Canada’s employment rate rose in the first month of 2017 with 48,000 new jobs, and BC led the way.
Employment in the province increased by 11,000 jobs. This continues that positive trend that has been since the same time last year.
In fact, with an increase 3.5% – or 82,000 jobs – since January 2015, the province’s rate of job growth is the fastest in the country.
The 0.3% increase nation-wide builds on the gains that were seen in the second half of 2016, and leaves the unemployment rate at 6.8%
Nearly all of the newly added jobs are in the service sector, with increases in finance, insurance, real estate, rental and leasing; business, building and other support services; transportation and warehousing; and public administration.
And BC wasn’t the only province to see its employment rate increase.
The employment rate also rose in Ontario, Nova Scotia, and Newfoundland and Labrador.
By contrast, employment was down in New Brunswick. Across the other provinces, the employment rate remained virtually unchanged.
While BC came out on top for job growth, other provinces saw gains as well.
In Ontario, employment rose by 29,000 jobs, leaving the unemployment rate at 6.4%.
There were 4,200 more people working in Nova Scotia in January, and the unemployment rate fell by 0.6% to 7.7%.
Despite a downward employment trend that began in May 2016, there were 2,200 more people working in Newfoundland and Labrador and the unemployment rate fell by 1.3% to 13.8%.
The employment rate remain unchanged in Alberta though, as 25,000 part-time gains offset 24,000 full-time losses. The unemployment rate though rose by 0.3% to 8.8%, as the number of people searching for work edged up.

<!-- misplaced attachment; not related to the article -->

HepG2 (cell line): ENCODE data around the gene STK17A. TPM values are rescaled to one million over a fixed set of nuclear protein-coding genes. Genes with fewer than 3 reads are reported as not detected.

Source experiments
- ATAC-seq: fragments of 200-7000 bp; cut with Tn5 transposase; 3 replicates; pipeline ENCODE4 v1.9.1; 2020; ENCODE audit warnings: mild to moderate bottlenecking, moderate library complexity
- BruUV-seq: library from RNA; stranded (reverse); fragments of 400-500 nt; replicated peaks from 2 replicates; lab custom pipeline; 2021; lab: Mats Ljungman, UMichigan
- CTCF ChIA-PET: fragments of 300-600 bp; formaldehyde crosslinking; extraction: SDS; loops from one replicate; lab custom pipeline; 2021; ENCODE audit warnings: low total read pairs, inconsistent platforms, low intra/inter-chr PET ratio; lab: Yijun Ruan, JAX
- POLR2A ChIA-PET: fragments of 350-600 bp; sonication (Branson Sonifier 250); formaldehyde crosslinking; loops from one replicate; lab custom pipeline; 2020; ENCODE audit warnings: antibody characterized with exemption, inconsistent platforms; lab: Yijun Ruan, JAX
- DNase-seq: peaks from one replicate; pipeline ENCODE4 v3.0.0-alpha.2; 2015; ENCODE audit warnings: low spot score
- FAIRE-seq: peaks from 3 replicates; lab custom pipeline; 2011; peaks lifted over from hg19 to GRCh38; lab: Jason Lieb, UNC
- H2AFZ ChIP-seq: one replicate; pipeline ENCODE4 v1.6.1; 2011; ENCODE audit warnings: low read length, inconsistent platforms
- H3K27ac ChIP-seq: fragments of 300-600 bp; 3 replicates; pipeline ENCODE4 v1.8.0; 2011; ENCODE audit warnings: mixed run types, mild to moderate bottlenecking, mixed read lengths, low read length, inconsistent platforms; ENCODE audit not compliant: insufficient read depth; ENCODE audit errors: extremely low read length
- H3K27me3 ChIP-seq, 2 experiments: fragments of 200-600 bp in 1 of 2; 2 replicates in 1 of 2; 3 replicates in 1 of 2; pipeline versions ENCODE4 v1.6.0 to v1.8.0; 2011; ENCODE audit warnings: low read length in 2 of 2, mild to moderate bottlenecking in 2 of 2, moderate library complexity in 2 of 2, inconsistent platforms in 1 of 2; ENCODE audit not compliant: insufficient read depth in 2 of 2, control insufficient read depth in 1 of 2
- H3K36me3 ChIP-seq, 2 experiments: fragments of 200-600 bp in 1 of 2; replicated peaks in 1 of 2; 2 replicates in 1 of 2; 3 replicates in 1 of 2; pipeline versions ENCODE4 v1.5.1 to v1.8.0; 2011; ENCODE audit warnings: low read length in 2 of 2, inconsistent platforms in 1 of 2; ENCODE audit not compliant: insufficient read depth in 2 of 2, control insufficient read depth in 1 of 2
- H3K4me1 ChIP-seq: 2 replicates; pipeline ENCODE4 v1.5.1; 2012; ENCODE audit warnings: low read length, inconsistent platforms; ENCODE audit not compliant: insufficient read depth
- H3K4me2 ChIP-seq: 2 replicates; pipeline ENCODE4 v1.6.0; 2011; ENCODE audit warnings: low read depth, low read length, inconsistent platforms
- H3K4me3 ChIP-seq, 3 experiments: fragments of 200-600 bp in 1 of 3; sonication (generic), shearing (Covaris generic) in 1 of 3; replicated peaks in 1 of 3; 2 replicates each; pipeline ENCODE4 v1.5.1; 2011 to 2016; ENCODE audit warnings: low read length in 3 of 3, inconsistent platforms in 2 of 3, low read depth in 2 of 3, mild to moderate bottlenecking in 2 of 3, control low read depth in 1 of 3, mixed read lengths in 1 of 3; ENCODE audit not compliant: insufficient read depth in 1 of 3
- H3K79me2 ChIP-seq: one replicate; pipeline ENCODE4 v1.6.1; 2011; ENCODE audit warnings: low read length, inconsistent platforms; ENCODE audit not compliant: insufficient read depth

New Brunswick saw 3,000 fewer people in the workforce, leaving employment for the province at about the same level as 12 months earlier. The unemployment rate edged down by 0.4% to 8.9%, the result of fewer people participating in the labour market.
January employment rates by age and gender
In January, employment for men aged 25 to 54 rose by 30,000, and their unemployment rate fell by 0.3% to 5.9%. The employment increase in January was the largest in over two years.
Employment among women aged 25 to 54 increased for the second consecutive month, up 27,000 in January. Their unemployment rate was essentially unchanged at 5.3%.
Job growth among youths aged 15 to 24 changed little on both a monthly and a year-over-year basis, while their population growth continued on a downward trend. With more youths searching for work in January, their unemployment rate increased to 13.3%.
Employment among men aged 55 and older changed little in January. However, their unemployment rate decreased by 0.5% to 6.5% as fewer men in this age group searched for work. Employment among women aged 55 and older was also little changed in January, and their unemployment rate was 5.3%.